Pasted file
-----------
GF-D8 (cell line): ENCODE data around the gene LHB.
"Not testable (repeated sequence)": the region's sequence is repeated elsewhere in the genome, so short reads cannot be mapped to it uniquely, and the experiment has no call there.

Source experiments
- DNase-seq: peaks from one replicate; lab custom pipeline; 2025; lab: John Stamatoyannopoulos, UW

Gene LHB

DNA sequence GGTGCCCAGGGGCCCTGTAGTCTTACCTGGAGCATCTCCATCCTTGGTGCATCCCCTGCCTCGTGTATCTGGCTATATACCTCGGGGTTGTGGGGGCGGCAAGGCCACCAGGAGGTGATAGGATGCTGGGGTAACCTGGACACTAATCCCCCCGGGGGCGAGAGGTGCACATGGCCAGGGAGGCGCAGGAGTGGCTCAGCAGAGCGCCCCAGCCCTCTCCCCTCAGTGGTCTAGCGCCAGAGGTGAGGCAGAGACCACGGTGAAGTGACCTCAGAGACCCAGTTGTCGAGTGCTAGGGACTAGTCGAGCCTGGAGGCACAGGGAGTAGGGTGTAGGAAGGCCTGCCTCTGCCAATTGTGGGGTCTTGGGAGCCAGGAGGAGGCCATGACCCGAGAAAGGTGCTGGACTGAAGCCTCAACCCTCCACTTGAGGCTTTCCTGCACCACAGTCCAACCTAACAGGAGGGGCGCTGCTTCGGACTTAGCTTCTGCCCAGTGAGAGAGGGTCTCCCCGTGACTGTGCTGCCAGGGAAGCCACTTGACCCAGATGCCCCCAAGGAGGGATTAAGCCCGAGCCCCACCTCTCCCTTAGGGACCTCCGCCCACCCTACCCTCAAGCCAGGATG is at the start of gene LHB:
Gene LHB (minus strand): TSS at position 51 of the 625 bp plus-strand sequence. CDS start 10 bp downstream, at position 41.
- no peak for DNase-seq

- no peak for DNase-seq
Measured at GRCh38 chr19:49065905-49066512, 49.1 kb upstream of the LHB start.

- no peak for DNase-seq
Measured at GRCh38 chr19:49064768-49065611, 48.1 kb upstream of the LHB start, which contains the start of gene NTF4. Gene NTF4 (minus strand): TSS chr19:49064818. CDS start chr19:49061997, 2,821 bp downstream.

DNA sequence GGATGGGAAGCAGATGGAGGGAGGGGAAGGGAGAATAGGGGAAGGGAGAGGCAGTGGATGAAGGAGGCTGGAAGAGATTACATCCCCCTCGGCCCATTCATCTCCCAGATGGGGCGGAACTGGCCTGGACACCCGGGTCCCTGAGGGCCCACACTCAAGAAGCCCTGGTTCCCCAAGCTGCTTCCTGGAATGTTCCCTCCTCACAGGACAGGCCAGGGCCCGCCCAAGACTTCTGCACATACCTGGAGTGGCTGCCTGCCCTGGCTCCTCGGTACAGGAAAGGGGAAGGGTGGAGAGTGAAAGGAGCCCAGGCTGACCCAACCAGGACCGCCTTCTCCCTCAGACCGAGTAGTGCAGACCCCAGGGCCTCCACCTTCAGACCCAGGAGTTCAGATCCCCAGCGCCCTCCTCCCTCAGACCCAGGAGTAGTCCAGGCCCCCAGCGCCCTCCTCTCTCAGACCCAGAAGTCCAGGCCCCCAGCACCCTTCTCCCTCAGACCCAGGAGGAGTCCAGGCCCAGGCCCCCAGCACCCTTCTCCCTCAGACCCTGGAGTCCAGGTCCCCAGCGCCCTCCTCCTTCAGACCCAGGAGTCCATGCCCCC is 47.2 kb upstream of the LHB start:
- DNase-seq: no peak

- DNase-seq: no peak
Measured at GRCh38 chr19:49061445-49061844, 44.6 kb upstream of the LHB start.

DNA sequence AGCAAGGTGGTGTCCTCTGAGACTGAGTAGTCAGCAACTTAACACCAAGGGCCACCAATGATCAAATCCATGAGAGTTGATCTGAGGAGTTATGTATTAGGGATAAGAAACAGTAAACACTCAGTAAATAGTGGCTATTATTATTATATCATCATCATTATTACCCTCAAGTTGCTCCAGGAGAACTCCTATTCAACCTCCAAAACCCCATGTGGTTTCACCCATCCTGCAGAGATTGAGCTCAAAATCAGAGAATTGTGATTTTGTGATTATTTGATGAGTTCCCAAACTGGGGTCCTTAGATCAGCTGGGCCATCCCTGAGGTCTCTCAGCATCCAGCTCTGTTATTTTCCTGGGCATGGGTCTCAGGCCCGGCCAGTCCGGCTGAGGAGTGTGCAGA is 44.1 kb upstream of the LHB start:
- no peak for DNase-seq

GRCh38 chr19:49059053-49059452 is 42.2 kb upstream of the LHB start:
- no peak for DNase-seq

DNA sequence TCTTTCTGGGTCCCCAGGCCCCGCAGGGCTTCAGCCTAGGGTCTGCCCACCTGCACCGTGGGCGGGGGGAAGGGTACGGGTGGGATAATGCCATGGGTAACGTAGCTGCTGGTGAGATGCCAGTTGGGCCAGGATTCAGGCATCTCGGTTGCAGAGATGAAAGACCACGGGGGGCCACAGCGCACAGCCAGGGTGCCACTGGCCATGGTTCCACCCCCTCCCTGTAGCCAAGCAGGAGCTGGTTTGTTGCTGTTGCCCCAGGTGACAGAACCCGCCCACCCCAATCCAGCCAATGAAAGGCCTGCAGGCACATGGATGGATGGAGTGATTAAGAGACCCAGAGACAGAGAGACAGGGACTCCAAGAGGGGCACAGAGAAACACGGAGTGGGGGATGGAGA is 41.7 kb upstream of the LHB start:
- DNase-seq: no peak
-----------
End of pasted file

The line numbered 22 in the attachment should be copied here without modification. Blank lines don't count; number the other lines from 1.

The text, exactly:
- DNase-seq: no peak